Pediatric Home Service sees telemedicine as bonus opportunity

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Friday, April 20, 2018

ROSEVILLE, Minn. – A patient homecare visit that would normally take about six hours with travel time took Jill Anderson, a respiratory therapist with Pediatric Home Service, 30 minutes to complete using telemedicine.

“We were able to do her oxygen follow-up completely remotely,” said Anderson. “I estimate I save about 40 hours a month driving to and from these visits.”

PHS, a provider of home infusion, nutrition and respiratory services to children, began offering telemed to its oxygen patients about six months ago. Using the Zoom mobile communications app, Anderson sets up the call and sends an invite.

During the call, she goes through her typical visit checklist: where are oxygen tanks stored; do they know how to put the regulator on the tank and turn it on; what are their patient demographics like allergies, medications and weight; are they having any difficulty getting supplies or having any other issues.

“It’s like FaceTime,” said Anderson. “We are able to actually see everything we need to see in the home that we normally would be doing for a home visit.”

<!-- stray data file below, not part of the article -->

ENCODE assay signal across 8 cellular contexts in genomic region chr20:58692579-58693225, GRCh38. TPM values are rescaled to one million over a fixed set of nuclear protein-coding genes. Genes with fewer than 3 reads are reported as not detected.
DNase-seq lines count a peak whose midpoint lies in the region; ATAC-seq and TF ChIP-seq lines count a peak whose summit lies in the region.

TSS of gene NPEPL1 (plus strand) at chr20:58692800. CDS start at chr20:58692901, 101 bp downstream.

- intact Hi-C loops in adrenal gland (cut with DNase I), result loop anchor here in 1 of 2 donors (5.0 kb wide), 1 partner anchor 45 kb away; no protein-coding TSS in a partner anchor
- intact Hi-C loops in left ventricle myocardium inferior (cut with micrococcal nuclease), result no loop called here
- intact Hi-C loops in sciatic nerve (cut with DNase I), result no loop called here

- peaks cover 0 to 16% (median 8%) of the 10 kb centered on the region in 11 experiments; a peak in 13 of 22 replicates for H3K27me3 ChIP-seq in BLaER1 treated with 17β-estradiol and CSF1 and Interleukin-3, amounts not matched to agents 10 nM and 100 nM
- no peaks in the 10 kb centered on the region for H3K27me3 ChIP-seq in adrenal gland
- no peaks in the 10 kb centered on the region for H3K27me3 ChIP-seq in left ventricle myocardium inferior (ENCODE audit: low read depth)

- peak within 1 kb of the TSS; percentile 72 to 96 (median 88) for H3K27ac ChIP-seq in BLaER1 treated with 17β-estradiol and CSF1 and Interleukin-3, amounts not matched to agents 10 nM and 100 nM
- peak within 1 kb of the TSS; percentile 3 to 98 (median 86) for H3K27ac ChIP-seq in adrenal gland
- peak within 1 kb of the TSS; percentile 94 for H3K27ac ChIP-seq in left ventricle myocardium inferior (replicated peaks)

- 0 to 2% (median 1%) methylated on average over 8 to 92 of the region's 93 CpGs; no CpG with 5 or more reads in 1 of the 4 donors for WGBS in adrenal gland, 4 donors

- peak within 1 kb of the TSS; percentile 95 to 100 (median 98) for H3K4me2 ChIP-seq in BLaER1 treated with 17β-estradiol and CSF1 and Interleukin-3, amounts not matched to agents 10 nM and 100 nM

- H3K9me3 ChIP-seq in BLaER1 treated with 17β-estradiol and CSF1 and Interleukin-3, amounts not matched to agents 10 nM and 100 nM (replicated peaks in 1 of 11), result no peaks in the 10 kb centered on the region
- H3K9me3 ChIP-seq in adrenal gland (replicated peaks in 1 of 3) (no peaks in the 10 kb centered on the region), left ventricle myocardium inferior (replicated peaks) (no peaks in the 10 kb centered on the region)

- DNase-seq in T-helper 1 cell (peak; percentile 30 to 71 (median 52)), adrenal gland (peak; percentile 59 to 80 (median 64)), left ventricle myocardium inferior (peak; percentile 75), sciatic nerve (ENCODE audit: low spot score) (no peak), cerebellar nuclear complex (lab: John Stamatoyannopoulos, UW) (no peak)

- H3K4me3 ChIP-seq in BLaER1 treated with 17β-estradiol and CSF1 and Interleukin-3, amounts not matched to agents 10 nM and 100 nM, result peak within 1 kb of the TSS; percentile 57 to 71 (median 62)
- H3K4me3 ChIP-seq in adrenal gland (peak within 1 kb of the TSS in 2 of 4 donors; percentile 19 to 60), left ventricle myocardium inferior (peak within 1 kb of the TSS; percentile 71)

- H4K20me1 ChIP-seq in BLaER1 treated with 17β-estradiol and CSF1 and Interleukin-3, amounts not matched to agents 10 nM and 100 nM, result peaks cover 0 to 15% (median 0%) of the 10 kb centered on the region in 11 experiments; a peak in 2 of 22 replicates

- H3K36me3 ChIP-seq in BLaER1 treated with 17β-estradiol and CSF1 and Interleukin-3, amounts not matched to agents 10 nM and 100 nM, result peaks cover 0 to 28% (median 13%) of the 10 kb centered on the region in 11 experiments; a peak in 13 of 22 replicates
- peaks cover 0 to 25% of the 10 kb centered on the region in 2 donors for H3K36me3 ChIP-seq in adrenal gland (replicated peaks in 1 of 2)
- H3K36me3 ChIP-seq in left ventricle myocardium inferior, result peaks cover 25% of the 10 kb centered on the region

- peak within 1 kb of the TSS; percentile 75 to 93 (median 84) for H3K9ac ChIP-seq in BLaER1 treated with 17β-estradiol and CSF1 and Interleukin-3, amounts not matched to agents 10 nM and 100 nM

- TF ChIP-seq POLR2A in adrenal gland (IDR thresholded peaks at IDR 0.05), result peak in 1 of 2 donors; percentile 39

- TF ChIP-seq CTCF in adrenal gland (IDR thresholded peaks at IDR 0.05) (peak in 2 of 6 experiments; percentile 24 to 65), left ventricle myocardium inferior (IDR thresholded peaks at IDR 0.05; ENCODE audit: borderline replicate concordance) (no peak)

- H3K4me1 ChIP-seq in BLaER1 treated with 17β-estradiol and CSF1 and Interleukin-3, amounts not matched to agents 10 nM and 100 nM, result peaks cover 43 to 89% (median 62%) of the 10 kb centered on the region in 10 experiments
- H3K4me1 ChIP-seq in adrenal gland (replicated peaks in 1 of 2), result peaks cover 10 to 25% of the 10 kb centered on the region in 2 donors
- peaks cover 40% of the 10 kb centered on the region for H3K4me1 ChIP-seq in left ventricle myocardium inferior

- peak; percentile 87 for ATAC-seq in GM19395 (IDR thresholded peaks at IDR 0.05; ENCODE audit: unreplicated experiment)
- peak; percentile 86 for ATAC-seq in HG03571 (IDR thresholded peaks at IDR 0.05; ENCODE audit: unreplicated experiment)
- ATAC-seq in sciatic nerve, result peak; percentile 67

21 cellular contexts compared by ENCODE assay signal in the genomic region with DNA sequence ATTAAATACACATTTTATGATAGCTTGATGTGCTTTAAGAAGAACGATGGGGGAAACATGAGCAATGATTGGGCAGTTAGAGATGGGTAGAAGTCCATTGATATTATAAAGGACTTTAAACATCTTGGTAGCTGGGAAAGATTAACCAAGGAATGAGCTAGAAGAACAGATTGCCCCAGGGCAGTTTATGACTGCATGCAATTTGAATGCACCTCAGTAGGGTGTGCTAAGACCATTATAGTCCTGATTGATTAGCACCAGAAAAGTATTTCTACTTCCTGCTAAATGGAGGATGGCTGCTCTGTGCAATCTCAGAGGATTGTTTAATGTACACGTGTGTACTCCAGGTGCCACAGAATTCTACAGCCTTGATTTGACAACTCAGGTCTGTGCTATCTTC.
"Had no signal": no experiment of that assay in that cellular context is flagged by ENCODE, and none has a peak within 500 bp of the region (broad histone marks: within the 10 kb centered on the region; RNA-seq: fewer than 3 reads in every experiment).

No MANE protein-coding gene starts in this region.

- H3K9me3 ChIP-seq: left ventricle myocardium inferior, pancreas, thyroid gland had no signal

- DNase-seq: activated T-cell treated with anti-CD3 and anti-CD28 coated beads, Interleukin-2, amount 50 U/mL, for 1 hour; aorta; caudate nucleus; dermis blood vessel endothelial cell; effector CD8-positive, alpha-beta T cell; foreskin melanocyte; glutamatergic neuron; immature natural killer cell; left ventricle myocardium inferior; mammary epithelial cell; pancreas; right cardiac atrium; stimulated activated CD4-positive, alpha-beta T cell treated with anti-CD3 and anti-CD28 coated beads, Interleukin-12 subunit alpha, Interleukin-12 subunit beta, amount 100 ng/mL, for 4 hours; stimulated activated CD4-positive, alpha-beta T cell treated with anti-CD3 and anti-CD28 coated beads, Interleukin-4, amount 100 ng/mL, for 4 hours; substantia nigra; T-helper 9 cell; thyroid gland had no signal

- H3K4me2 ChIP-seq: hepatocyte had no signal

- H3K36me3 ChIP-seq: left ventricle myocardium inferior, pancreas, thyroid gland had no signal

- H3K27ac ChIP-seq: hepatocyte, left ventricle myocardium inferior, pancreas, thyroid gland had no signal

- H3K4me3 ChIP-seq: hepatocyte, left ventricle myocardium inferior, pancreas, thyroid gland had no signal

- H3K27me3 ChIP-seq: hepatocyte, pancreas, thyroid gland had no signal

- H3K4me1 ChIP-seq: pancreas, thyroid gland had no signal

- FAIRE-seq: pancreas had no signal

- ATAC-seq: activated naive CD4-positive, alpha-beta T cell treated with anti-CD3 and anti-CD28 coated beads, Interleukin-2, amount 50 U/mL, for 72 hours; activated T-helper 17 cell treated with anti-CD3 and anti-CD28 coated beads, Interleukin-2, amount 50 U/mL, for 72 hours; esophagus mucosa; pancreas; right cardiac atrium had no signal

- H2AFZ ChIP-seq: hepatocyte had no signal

The telemed sessions are kind of a bonus visit to ensure safe patient care because there is no reimbursement for the sessions—but the provider wasn’t getting paid for the in-home visits either.

“There’s a lot of potential for telemed in many aspects, but the biggest problem is to get paid for it,” said Roy Maynard, medical director for PHS. “I think as reimbursement moves forward, it will become more prevalent.”

With a territory that stretches across Minnesota and into parts of Wisconsin, Iowa and the Dakotas, the primary benefit of telemed to PHS is the cost savings on gas, mileage and clinician time. Anderson puts about 50,000 miles a year on her car for home visits.

All that time saved means more time to spend with higher-needs children, she said.